Three Imaginary Girls

Seattle's Indie-Pop Press – Music Reviews, Film Reviews, and Big Fun

{Alps opens at the Grand Illusion Theater Friday, July 27, and screens through August 2}

Anyone whose seen Dogtooth would likely agree that writer/director Giorgos Lanthimos has a distinctive style. A crazy, strange, and compelling one that resulted in that film being nominated for the foreign language academy award. His latest work Alps follows on that tradition with a marginally lighter and more accessible result, while still maintaining serious uniqueness. Alps may not be the bizarre kick to the head represented by Dogtooth but it's certainly still worth one's time.
Four key characters are introduced in attention grabbing ways in the film's first scenes. The crew is offbeat to say the least: a rhythmic gymnastics practitioner whose only desire seems to be good enough to be allowed to perform to pop music (as opposed to heavy handed classics), her stern and bizarrely overbearing coach, a hospital employee, and a paramedic. It's unclear what their commonality is. Except for a penchant of asking personal likes/dislikes questions of the mortally wounded. Why the paramedic needs to know that an accident victim's favorite actor is (improbably) Jude Law will only reveal itself later on. Or if you read any of the picture's marketing material, which to me contains a significant spoiler I'll work to avoid.

The group goes by the name Alps – which is purposefully chosen to provide no clue as to their line of business. Which I will respect as I attempt to describe why you should give the film a whirl.
Much like Dogtooth, the visual style is unique — feeling very fly on the wall in a creepy documentary way. Lanthimos's visual language and directive approach remains distinctive with a fondness for over-the-shoulder vantage points. As well as situations purposefully evoking a sense of discomfort. Once again, the dialog feels less natural in a staccato-David-Mamet's-gone-surreal sort of way. The rhythms of the visual and dialog parts can be hypnotic. Alps brings the engrossing characters and unclear motivations of Dogtooth without so much of the ick factor that may have made that film a hard watch for some. On the other hand, it still deals with powerful themes of mourning and identity. Albeit with the occasional minor ick.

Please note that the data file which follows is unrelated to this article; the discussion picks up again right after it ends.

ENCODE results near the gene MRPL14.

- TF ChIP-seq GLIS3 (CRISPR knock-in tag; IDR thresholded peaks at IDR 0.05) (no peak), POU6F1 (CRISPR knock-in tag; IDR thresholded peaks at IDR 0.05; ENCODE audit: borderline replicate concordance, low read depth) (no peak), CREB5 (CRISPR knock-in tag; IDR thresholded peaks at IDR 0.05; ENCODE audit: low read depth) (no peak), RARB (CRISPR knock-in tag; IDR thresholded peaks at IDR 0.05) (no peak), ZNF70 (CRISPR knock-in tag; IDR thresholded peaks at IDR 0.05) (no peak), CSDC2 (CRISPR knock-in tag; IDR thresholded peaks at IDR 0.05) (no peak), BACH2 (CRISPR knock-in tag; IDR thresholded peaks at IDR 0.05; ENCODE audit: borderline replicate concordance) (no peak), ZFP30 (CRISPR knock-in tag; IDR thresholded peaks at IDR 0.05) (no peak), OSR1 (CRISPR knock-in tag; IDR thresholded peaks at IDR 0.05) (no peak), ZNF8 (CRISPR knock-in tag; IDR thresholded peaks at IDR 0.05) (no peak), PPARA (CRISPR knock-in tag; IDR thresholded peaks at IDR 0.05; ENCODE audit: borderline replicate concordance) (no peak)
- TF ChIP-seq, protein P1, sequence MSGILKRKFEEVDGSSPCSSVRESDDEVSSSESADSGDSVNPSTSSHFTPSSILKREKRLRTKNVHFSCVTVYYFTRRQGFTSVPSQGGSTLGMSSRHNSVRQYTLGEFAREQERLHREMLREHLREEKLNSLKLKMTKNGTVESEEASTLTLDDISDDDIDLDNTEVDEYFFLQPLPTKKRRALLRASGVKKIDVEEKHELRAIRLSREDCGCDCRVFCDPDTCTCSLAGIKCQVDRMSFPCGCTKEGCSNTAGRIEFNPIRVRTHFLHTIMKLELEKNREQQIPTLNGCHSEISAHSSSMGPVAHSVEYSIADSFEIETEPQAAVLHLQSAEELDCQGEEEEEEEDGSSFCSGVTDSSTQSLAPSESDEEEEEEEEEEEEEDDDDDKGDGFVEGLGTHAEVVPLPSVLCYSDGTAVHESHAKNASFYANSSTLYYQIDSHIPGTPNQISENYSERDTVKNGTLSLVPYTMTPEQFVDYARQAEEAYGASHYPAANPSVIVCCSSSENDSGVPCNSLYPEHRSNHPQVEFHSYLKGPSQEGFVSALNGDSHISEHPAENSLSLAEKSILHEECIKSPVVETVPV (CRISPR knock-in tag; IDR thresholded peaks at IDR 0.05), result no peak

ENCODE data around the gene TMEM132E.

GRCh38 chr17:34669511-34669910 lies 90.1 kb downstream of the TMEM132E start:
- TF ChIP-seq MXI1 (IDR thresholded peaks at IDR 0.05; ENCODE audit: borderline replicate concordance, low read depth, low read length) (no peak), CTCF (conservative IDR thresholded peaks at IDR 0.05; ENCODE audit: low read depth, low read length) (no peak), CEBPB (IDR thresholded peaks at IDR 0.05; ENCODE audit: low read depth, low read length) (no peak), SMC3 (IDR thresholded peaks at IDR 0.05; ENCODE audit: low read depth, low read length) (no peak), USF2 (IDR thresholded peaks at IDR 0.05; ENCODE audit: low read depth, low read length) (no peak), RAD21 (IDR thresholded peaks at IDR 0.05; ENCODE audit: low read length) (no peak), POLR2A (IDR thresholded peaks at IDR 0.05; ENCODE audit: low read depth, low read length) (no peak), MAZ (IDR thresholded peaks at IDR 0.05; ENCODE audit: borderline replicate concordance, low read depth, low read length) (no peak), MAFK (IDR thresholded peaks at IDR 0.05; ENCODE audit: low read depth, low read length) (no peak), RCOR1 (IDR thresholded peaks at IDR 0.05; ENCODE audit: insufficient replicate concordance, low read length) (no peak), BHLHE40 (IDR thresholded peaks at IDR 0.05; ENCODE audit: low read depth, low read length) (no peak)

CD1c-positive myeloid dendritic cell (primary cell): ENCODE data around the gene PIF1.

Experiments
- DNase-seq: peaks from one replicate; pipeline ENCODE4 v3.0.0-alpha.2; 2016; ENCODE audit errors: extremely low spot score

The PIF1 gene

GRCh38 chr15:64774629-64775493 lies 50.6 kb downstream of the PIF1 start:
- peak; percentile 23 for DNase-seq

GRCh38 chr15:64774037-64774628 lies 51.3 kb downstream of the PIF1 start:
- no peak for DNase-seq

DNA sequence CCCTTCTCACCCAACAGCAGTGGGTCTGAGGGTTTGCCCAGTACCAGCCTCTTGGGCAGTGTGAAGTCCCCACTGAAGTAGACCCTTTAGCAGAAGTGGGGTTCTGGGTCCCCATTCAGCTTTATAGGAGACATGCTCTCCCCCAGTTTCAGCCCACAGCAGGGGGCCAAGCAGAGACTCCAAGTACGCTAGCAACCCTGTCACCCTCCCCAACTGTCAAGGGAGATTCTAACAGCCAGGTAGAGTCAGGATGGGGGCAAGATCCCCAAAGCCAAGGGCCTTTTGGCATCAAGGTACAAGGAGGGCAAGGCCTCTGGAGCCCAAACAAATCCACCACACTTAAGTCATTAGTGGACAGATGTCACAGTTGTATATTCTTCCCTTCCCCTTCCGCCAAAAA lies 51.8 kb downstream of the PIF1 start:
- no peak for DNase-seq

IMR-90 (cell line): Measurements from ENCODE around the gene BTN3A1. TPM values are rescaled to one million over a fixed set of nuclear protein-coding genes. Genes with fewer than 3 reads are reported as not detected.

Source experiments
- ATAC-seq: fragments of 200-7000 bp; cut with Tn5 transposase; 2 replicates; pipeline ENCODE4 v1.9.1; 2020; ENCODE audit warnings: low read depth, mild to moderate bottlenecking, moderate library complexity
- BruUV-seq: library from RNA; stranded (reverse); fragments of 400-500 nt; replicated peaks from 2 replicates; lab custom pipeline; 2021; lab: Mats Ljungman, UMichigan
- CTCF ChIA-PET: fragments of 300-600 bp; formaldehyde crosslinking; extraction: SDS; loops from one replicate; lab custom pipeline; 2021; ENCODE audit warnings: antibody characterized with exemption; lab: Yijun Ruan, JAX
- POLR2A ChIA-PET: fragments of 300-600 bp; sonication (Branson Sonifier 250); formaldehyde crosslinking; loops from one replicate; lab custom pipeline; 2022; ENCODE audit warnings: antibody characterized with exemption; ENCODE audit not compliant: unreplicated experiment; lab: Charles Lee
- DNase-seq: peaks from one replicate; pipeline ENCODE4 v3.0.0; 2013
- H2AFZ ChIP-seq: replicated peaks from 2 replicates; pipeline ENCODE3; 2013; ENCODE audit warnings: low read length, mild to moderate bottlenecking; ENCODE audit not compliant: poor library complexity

What initially seems an insane business model starts to become understandable by the end. Even though most of the participants are themselves broken in differing ways. Over time, group members get a bit too caught up in their roles and tend to exceed the boundaries set forth by the Alps hierarchy. Rebukes can be swift, unexpected and brutal. There's enough to digest and process that this odd, serious, comic — and at times moving — mishmash earns my recommendation. Even if I'm surely getting only a small fraction of the author's intent. Ultimately, it's not as memorable and intense a bat-shit crazy enjoyable journey as Dogtooth. But still worth the time. And admittedly probably significantly more accessible than the earlier film. Though that still leaves Alps pretty far indeed from more mainstream pictures…